THE EYES of legal storms don't come much more unlikely than this prosperous little town just across the Mississippi river from St Louis. But, for corporate America, the Madison County Courthouse on Edwardsville's Main Street has become the symbol of everything it believes is wrong with America's tort liability system - the class- action lawsuits and crippling ten-zero damage awards, the rich and powerful trial lawyers and the ever- rising cost of insurance.
A "judicial hellhole" is how Tom Donohue, the President of the US Chamber of Commerce and the American Tort Reform Association, describes the place - living proof of how "even courts in a small rural county can wreak havoc on companies". Madison County has achieved this celebrity because of one simple fact - under US law, attorneys may pursue a multi-state class action wherever success seems most likely. For reasons rooted in its unhappy industrial past, Madison County is the anti-business plaintiff's heaven.
In proportion to population, more lawsuits are pending at the Edwardsville courthouse than in any other US jurisdiction: 43 on target for over 90 this year, led by a $10.1bn verdict against cigarette-maker Philip Morris,and a $250m asbestos damages award against US Steel.
But now, to the delight of the corporations - and the alarm of Eedwardsville's bars and restaurants - all this may change. The chances are higher than at any time in 30 years that Congress will enact serious reform to US tort liability laws.
If that should happen it would not be a moment too soon for Jean- Pierre Garnier, chief executive of UK-based pharmaceuticals giant GlaxoSmithKline, who recently made a scathing attack on the US system. He said that, to stop costs flying out of control, "we have to settle cases that in Europe you would call frivolous. It makes us mad."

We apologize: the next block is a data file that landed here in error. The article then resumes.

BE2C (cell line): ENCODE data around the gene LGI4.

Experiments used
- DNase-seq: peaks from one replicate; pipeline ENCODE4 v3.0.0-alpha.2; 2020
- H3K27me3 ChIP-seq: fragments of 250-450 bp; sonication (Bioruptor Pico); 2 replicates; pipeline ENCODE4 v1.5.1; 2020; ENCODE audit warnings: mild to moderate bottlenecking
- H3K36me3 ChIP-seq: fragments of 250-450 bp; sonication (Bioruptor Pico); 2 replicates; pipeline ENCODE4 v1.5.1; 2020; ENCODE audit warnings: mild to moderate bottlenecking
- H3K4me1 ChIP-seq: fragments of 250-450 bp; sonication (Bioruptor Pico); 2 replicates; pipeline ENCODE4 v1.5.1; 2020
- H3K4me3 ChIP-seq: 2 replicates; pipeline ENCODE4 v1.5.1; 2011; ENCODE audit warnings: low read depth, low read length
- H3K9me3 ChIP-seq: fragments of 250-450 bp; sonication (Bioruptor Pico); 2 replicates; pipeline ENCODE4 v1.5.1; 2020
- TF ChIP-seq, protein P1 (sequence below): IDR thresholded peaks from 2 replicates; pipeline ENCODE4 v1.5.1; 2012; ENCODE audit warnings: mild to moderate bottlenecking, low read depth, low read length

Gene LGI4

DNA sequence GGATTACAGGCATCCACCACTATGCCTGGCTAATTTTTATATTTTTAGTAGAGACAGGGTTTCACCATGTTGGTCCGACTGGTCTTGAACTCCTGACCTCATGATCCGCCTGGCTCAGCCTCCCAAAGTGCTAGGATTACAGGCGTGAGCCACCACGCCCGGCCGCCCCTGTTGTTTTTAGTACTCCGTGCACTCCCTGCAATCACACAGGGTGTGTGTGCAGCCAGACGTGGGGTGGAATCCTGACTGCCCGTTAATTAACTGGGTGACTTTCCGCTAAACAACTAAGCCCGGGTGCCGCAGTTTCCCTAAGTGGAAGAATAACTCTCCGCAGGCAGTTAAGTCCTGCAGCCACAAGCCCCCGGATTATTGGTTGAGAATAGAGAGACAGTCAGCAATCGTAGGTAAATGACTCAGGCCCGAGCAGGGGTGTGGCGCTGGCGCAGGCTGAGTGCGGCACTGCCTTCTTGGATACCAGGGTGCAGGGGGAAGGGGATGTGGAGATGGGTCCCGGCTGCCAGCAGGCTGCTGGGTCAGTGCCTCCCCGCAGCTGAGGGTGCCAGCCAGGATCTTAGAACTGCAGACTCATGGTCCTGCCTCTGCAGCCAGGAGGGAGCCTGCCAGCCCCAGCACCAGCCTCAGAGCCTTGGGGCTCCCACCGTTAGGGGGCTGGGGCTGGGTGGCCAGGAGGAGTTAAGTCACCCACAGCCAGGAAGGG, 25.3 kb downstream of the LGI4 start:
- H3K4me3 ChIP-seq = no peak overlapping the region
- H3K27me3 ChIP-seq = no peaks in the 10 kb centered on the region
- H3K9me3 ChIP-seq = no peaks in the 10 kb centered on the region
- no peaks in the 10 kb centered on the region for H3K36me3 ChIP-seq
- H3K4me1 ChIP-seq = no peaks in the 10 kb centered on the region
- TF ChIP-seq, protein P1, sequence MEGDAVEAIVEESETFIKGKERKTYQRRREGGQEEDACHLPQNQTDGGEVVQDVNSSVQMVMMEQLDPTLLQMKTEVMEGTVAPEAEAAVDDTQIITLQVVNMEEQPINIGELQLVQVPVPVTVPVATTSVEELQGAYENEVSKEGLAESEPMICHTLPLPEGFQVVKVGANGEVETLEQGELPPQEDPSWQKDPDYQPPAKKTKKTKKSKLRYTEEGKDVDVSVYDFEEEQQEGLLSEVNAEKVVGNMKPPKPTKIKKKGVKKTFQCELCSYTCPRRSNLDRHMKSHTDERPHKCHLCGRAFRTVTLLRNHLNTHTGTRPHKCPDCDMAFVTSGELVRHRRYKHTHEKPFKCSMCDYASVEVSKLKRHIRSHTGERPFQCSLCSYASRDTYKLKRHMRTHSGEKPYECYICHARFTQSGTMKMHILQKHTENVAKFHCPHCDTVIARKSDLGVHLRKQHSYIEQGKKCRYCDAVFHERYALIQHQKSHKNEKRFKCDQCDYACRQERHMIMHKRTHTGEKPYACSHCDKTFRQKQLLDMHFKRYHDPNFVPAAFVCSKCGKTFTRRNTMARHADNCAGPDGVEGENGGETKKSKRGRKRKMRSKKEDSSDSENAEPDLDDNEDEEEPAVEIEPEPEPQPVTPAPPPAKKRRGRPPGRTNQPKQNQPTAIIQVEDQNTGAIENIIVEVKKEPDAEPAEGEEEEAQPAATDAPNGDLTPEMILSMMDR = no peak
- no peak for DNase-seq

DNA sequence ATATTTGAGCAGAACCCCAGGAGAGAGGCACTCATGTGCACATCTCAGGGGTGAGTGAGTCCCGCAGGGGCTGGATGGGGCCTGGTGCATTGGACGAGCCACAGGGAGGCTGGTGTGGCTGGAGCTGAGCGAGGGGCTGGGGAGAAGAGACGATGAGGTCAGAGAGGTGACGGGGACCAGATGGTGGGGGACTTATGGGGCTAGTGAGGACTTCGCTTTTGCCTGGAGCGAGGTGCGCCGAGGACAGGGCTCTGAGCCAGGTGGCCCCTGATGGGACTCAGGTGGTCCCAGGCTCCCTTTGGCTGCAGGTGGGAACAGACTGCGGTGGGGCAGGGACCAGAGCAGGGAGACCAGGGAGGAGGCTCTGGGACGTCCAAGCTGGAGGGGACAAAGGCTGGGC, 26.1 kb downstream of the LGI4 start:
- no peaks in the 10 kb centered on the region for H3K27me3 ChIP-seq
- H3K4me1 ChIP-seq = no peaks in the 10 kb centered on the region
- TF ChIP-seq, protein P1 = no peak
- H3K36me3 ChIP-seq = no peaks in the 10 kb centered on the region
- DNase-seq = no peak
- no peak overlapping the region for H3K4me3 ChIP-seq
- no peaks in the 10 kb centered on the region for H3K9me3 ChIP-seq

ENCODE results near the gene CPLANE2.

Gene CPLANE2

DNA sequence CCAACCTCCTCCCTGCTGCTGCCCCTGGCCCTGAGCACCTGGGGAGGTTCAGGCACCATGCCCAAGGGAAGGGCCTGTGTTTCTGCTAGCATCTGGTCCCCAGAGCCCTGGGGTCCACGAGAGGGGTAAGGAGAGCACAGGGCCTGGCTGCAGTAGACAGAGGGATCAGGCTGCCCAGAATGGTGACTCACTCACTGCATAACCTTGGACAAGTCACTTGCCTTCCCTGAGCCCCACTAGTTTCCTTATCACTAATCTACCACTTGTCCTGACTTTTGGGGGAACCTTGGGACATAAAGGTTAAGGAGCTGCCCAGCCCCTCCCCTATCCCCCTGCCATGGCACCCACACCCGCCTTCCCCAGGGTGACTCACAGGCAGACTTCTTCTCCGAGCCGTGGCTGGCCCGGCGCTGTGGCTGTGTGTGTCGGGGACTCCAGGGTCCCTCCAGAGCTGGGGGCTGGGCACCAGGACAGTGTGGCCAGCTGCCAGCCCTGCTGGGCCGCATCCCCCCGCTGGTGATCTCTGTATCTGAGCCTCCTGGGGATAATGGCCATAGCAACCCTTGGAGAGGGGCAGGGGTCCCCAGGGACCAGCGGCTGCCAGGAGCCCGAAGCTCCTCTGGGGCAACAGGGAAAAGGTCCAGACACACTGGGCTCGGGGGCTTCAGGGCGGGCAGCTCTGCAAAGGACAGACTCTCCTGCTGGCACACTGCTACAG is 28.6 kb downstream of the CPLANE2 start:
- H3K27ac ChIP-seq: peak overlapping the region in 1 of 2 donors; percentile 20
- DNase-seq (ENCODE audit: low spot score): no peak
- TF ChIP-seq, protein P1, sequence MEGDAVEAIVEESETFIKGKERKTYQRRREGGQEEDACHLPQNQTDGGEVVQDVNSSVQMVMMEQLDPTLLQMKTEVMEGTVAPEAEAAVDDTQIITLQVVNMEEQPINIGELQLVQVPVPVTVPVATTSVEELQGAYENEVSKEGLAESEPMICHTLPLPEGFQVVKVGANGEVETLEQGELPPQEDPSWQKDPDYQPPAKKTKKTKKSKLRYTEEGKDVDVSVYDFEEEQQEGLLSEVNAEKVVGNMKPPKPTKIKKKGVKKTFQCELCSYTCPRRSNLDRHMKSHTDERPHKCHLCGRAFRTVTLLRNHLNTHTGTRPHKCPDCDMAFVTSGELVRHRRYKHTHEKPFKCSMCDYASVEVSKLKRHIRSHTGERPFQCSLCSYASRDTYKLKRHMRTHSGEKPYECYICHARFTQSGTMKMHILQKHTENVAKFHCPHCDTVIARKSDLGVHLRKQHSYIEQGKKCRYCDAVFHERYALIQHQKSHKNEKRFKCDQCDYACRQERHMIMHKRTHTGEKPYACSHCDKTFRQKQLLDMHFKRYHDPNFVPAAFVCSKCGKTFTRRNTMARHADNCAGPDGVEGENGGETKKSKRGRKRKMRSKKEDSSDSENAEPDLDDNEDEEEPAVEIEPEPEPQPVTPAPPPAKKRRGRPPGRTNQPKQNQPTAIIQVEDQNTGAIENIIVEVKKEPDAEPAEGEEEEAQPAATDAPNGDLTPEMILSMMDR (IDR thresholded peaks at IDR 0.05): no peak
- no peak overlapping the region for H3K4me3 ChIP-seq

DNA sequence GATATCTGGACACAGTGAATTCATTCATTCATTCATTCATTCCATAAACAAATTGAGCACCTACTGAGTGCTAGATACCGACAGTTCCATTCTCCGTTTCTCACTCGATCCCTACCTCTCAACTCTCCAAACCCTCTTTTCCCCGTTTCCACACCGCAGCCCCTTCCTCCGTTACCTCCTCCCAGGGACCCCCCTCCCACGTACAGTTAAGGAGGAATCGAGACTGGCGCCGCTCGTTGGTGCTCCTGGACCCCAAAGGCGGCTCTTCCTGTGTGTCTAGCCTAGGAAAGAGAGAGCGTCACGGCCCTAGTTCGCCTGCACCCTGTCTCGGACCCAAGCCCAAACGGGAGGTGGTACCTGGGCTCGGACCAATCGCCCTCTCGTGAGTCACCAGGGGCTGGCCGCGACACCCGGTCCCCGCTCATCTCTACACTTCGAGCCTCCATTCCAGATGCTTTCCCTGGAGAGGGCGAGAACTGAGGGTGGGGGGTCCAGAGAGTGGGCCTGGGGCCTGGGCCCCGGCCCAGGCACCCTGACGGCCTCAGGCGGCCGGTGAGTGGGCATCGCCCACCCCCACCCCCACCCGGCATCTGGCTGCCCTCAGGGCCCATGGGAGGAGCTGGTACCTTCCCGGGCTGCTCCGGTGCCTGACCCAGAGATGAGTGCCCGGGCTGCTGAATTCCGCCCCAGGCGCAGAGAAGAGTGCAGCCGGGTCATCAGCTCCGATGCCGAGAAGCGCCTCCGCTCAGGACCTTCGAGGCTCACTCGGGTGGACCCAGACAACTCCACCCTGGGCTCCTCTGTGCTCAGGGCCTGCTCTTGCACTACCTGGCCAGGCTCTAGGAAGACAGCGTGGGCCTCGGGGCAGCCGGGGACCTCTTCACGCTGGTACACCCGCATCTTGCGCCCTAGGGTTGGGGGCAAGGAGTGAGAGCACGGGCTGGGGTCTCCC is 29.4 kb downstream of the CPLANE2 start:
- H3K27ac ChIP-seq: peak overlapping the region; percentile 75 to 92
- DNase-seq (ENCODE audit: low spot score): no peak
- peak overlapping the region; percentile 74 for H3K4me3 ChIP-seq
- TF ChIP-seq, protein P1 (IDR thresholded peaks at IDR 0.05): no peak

The pharmaceutical industry has found itself particularly at the mercy of the litigious US system. Patients routinely seek redress through class actions for side-effects from drugs, even though medicine safety is highly regulated by the Food & Drug Administration. Product liability insurance is now so expensive that the biggest companies are no longer taking out cover.
The struggle to reform the legal system is both financial and political. It pits Democrats and their traditional allies and benefactors, the trial lawyers, against Republicans and their allies in boardrooms, with important implications for both Wall Street and the 2004 presidential campaign. Tort reform is a top priority for corporations desperate to control legal costs. It is also prominent in the platform on which President Bush will seek re-election. For Republicans the wind could not be set more fair.
For one thing, the party has simultaneous control of the White House and both houses of Congress for the first time since 1952, giving the Republicans power to shape the entire legislative agenda. Even more importantly, Americans are growing increasingly fed up with the vast fees garnered by lawyers in contrast with the often derisory individual payouts in class-action cases.
People also realise that while the lawyers' fees can run into the tens or hundreds of millions of dollars, the costs will …